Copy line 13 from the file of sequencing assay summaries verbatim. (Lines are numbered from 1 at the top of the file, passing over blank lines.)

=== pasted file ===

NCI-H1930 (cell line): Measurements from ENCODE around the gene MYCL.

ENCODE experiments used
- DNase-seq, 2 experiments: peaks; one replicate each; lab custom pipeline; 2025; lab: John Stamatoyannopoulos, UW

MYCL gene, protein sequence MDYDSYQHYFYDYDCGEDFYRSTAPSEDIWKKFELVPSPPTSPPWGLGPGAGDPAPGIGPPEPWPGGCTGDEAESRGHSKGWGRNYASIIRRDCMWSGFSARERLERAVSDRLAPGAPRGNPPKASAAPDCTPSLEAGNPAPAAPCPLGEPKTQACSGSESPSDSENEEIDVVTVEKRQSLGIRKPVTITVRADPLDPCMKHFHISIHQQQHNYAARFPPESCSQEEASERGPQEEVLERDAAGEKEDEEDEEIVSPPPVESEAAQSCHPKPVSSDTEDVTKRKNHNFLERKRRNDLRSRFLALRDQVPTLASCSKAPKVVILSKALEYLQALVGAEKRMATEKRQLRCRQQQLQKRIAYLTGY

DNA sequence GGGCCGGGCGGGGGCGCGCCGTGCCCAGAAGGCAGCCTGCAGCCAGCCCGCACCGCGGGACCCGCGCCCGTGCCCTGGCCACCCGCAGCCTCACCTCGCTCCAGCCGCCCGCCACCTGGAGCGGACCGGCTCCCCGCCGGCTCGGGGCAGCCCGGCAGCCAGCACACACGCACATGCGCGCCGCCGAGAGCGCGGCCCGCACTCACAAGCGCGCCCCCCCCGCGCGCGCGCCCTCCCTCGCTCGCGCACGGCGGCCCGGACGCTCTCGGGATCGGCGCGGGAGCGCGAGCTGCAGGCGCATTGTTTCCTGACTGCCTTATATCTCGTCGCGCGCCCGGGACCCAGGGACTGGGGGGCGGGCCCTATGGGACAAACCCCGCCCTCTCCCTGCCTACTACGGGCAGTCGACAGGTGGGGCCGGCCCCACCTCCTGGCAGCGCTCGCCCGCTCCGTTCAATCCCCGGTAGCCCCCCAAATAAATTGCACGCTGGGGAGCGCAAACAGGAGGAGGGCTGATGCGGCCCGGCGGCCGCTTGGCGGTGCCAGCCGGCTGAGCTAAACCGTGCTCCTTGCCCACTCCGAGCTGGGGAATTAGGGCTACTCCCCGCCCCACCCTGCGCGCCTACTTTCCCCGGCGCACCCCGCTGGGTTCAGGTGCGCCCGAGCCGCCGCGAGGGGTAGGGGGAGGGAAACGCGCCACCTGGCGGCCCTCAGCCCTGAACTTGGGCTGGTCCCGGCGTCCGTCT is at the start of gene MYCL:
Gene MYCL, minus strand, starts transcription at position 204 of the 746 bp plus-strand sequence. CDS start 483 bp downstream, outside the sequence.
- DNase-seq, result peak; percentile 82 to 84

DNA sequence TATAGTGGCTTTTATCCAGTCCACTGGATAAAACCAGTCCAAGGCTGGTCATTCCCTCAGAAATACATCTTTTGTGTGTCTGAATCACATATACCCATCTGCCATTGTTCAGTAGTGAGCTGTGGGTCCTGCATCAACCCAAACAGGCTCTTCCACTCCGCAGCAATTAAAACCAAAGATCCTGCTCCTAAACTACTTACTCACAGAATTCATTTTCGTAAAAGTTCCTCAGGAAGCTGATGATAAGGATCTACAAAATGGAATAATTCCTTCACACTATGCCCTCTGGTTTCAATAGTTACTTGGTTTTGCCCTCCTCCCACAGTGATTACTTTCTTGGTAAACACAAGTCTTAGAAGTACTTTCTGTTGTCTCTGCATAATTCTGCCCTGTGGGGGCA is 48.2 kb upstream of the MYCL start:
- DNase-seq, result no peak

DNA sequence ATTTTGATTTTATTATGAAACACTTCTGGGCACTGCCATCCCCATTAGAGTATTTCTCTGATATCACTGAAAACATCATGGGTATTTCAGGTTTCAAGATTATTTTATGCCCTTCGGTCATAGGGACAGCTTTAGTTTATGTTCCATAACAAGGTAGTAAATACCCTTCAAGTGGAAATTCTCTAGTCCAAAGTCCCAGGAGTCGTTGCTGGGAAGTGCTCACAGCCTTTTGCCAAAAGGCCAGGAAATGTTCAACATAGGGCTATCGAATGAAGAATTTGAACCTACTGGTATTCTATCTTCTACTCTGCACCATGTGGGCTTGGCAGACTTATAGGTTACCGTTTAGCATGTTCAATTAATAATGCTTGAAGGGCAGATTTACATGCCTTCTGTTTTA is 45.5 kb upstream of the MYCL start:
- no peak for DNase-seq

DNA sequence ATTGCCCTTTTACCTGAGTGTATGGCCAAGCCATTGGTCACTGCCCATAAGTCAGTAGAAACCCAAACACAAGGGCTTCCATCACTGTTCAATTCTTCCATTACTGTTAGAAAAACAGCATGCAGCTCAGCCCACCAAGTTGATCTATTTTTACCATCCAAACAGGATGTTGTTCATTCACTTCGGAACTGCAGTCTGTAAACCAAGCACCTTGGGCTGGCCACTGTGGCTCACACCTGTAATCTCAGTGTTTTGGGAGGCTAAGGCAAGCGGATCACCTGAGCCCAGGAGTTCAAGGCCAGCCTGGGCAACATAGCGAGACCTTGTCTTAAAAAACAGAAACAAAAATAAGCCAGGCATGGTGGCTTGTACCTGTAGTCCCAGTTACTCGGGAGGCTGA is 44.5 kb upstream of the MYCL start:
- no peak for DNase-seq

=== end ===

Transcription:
- no peak for DNase-seq